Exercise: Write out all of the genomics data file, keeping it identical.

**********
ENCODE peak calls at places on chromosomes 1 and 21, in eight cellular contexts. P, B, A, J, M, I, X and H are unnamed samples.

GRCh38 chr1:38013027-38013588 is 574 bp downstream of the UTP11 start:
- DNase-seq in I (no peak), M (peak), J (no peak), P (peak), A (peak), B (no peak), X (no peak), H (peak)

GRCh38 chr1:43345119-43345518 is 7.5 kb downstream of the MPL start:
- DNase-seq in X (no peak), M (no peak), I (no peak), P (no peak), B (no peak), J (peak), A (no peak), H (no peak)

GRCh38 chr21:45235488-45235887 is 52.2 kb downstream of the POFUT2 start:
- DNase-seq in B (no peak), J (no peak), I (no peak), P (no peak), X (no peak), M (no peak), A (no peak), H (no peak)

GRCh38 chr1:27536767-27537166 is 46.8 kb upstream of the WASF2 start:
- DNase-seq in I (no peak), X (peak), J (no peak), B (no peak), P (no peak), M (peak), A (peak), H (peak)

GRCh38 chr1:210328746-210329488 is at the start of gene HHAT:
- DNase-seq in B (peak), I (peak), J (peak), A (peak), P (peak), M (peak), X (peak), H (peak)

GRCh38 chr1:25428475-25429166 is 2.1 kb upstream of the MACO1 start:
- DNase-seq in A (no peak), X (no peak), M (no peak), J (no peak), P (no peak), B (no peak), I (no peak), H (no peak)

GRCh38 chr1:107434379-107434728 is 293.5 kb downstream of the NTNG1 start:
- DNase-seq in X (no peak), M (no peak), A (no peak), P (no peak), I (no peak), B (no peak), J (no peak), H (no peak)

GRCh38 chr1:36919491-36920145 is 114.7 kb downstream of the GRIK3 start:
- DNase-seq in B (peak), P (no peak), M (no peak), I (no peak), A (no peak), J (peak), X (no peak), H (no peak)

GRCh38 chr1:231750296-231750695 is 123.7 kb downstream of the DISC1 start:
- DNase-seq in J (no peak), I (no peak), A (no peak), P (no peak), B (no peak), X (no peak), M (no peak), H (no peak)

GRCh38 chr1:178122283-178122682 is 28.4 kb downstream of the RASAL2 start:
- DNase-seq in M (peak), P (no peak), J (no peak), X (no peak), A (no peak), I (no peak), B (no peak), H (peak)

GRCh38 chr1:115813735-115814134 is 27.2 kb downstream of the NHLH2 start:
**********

ENCODE peak calls at places on chromosomes 1 and 21, in eight cellular contexts. P, B, A, J, M, I, X and H are unnamed samples.

GRCh38 chr1:38013027-38013588 is 574 bp downstream of the UTP11 start:
- DNase-seq in I (no peak), M (peak), J (no peak), P (peak), A (peak), B (no peak), X (no peak), H (peak)

GRCh38 chr1:43345119-43345518 is 7.5 kb downstream of the MPL start:
- DNase-seq in X (no peak), M (no peak), I (no peak), P (no peak), B (no peak), J (peak), A (no peak), H (no peak)

GRCh38 chr21:45235488-45235887 is 52.2 kb downstream of the POFUT2 start:
- DNase-seq in B (no peak), J (no peak), I (no peak), P (no peak), X (no peak), M (no peak), A (no peak), H (no peak)

GRCh38 chr1:27536767-27537166 is 46.8 kb upstream of the WASF2 start:
- DNase-seq in I (no peak), X (peak), J (no peak), B (no peak), P (no peak), M (peak), A (peak), H (peak)

GRCh38 chr1:210328746-210329488 is at the start of gene HHAT:
- DNase-seq in B (peak), I (peak), J (peak), A (peak), P (peak), M (peak), X (peak), H (peak)

GRCh38 chr1:25428475-25429166 is 2.1 kb upstream of the MACO1 start:
- DNase-seq in A (no peak), X (no peak), M (no peak), J (no peak), P (no peak), B (no peak), I (no peak), H (no peak)

GRCh38 chr1:107434379-107434728 is 293.5 kb downstream of the NTNG1 start:
- DNase-seq in X (no peak), M (no peak), A (no peak), P (no peak), I (no peak), B (no peak), J (no peak), H (no peak)

GRCh38 chr1:36919491-36920145 is 114.7 kb downstream of the GRIK3 start:
- DNase-seq in B (peak), P (no peak), M (no peak), I (no peak), A (no peak), J (peak), X (no peak), H (no peak)

GRCh38 chr1:231750296-231750695 is 123.7 kb downstream of the DISC1 start:
- DNase-seq in J (no peak), I (no peak), A (no peak), P (no peak), B (no peak), X (no peak), M (no peak), H (no peak)

GRCh38 chr1:178122283-178122682 is 28.4 kb downstream of the RASAL2 start:
- DNase-seq in M (peak), P (no peak), J (no peak), X (no peak), A (no peak), I (no peak), B (no peak), H (peak)

GRCh38 chr1:115813735-115814134 is 27.2 kb downstream of the NHLH2 start: